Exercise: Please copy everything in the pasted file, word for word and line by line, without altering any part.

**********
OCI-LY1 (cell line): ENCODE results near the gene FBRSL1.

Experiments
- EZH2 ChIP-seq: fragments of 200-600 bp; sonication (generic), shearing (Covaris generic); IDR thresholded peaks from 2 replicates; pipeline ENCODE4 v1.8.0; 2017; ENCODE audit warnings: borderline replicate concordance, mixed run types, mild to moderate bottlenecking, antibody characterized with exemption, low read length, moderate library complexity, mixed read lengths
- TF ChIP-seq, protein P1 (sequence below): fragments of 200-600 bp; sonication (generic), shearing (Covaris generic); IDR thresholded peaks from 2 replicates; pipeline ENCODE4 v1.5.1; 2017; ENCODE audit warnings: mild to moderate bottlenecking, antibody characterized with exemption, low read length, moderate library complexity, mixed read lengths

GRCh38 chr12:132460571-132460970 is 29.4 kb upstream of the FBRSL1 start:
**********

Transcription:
OCI-LY1 (cell line): ENCODE results near the gene FBRSL1.

Experiments
- EZH2 ChIP-seq: fragments of 200-600 bp; sonication (generic), shearing (Covaris generic); IDR thresholded peaks from 2 replicates; pipeline ENCODE4 v1.8.0; 2017; ENCODE audit warnings: borderline replicate concordance, mixed run types, mild to moderate bottlenecking, antibody characterized with exemption, low read length, moderate library complexity, mixed read lengths
- TF ChIP-seq, protein P1 (sequence below): fragments of 200-600 bp; sonication (generic), shearing (Covaris generic); IDR thresholded peaks from 2 replicates; pipeline ENCODE4 v1.5.1; 2017; ENCODE audit warnings: mild to moderate bottlenecking, antibody characterized with exemption, low read length, moderate library complexity, mixed read lengths

GRCh38 chr12:132460571-132460970 is 29.4 kb upstream of the FBRSL1 start: